# report-xxx (1) ```Quaternary Phase Shift
Keying
Alison | Balagosa | Daniot | Macarayo | Simbajon | Cutab
QPSK Subtopics
QPSK TRANSMITTER
OFFSET QPSK
BANDWIDTH
CONSIDERATION OF
QPSK
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Quaternary Phase Shift Keying
 Quadrature phase shift keying (QPSK) is another
modulation technique, an other form of angle-modulated,
constant amplitude digital modulation and it’s a
particularly interesting one because it actually transmits
two bits per symbol.
 Therefore, with QPSK, the binary input data are
combined into groups of two bits called dibits.
 This two-bits-per-symbol performance is possible because the
carrier variations are not limited to two states. In QPSK,
the carrier varies in terms of phase, not frequency, and
there are four possible phase shifts.
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QPSK TRANSMITTER
The I bit modulates a carrier that is in phase with the reference
oscillator, I for “in phase channel “ and Q bit modulates a carrier
that is 90 degree out of phase or in quadrature with the reference
carrier hence the name “Q is for quadrature channel”.
Note: for a logic 1= +1V and a logic 0=-1, two phases are possible
at the output of the I balanced modulator
+sin𝑤𝑐 t and -sin𝑤𝑐 t
And two phases are possible at the output of the Q balanced
modulator
+cos𝑤𝑐 t and - cos𝑤𝑐 t
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QPSK TRANSMITTER
Note : the binary information must be encoded entirely in the phase of the
output signal. This constant amplitude characteristic is the most important
characteristic of PSK that distinguishes it from QAM.
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QPSK TRANSMITTER
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Bandwidth considerations of QPSK
 With QPSK, because the input data are divided into two channels, the bit rate
in either I or the Q channel is equal to one-half of the input date rate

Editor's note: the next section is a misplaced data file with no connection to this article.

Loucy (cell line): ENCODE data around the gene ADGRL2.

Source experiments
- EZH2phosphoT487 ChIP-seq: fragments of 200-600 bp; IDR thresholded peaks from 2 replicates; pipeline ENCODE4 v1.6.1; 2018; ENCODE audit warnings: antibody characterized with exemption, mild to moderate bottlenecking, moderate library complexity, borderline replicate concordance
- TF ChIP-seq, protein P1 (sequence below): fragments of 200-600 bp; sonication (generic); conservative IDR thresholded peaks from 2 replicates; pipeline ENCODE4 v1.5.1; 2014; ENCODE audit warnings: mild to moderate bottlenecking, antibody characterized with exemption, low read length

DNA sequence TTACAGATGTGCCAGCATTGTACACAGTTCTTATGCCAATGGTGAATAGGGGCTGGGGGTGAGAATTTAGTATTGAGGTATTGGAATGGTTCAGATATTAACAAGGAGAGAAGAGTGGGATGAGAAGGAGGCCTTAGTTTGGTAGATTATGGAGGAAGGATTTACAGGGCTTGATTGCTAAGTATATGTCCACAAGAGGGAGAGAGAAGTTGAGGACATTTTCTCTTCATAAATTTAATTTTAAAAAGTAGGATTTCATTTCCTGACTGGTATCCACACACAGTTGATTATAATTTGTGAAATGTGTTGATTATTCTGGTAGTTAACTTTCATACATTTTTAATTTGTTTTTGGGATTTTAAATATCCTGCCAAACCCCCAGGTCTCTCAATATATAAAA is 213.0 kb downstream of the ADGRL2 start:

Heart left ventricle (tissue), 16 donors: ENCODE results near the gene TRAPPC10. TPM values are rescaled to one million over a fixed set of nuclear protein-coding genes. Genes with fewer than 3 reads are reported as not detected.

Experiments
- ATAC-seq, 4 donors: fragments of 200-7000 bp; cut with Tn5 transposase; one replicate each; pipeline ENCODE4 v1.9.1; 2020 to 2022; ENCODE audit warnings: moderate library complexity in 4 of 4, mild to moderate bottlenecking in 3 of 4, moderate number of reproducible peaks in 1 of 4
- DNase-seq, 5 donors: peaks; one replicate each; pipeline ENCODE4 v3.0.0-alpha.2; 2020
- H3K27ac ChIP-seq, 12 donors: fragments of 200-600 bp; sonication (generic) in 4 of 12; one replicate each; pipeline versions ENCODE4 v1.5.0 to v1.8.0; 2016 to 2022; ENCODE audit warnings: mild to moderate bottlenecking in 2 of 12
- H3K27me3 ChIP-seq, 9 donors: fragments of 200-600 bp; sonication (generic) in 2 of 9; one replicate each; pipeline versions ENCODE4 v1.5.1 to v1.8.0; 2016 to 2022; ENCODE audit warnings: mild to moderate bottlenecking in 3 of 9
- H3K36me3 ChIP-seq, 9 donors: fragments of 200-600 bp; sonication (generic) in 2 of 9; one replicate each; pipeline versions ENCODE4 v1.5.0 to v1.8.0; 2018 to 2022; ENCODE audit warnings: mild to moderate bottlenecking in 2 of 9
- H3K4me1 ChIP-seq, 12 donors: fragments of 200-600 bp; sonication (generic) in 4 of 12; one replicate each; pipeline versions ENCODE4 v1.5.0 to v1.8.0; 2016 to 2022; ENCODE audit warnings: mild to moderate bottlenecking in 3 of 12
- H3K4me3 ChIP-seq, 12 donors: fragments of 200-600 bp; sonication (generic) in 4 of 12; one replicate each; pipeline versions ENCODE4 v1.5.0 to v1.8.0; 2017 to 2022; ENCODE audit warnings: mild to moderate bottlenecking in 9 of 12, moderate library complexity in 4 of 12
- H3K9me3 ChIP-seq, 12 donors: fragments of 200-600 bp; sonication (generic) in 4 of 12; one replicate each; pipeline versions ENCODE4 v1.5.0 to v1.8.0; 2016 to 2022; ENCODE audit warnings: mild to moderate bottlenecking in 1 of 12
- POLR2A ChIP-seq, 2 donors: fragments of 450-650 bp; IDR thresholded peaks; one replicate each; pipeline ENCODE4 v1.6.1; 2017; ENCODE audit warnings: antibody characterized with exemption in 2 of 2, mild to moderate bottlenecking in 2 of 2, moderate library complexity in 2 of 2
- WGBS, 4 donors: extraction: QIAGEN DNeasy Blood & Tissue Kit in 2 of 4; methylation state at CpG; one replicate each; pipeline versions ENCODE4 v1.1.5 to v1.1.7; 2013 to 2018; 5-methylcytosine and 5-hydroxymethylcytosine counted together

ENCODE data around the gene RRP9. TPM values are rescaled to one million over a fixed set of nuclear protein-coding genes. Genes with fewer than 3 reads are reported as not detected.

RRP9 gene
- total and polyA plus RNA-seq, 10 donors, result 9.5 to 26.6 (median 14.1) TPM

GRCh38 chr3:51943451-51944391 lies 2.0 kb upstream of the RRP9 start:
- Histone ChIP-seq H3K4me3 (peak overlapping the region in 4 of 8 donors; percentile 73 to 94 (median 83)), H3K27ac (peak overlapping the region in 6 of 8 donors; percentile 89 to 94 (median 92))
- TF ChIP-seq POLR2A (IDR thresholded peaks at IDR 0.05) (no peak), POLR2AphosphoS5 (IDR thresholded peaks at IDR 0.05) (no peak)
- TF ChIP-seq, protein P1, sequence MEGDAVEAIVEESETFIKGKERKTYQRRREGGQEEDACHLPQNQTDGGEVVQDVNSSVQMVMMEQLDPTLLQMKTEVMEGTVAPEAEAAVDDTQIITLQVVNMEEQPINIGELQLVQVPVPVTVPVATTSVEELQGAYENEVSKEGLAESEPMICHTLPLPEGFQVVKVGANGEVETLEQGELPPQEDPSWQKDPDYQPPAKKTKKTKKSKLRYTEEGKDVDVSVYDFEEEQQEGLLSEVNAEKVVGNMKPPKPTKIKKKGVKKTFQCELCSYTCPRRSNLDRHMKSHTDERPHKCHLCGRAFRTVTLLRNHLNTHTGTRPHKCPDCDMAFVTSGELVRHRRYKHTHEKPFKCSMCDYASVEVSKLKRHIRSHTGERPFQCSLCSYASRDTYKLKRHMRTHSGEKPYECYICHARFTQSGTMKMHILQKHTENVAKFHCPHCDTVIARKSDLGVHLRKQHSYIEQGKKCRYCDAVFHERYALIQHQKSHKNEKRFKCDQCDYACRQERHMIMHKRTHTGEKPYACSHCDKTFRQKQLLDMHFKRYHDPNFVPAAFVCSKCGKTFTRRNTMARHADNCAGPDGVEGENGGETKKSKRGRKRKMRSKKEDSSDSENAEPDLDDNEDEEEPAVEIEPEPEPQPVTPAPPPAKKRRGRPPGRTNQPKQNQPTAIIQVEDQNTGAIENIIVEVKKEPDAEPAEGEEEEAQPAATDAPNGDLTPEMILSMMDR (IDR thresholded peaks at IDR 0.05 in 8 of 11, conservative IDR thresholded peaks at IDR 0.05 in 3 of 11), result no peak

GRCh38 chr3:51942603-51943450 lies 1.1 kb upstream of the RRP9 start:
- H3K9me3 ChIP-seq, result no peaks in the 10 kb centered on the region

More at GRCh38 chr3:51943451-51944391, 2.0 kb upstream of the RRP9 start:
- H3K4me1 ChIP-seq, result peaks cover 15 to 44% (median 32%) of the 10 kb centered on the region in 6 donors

(fb/2). Consequently, the highest fundamental frequency present at the data
input to the I or the Q balanced modulator is equal to one-fourth of the
input data of the input data rate(one half of fb/2 = fb/4)
 As a result, the output of the I and Q balanced modulator requires a
minimum double-sided Nyquist bandwith equal to one-half of the incoming bit
rate (fN = twice fb/4 = fb/2).
 Also, because the QPSK output signal does not change phase until two bits
(a dibit) have been clocked into the bit splitter, the fastest output rate
of change (baud) is also equal to one-half of the input bit rate.
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Bandwidth considerations of QPSK
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Bandwidth considerations of QPSK
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Bandwidth considerations of QPSK
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The power splitter directs the input QPSK signal to the I and Q product detectors and the carrier recovery circuit. The
carrier recovery circuit reproduces the original transmit carrier oscillator signal. The recovered carrier must be frequency and phase
coherent with the transmit reference carrier. The QPSK signal is demodulated in the I and Q product detectors, which generate the
original I and Q data bits. The outputs of the product detectors are fed to the bit combining circuit, where they are converted from
parallel I and Q data channels to single binary output data stream.
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OFFSET QPSK
 Offset QPSK (OQPSK) is a
modified form of QPSK where the
bit waveforms on the I and Q
channels are offset or shifted
in phase from each other by onehalf of a bit time.
 Sometimes called OKQPSK (offsetkeyed QPSK).
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Offset QPSK
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OFFSET QPSK
 Because changes in the I channel
occur at the midpoints of the Q
channel bits and vice versa,
there is never more than a
single bit change in the dibit
code and, therefore there is
never more than a 90o phase shift
in the output phase.
 In conventional PSK, a change in
the input dibit from 00 to 01 or
01 to 10 causes a corresponding
180o shift in the output phase
 With OQPSK, the baud and minimum
bandwidth are twice that of
conventional QPSK for a given
transmission bit rate.
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OFFSET QPSK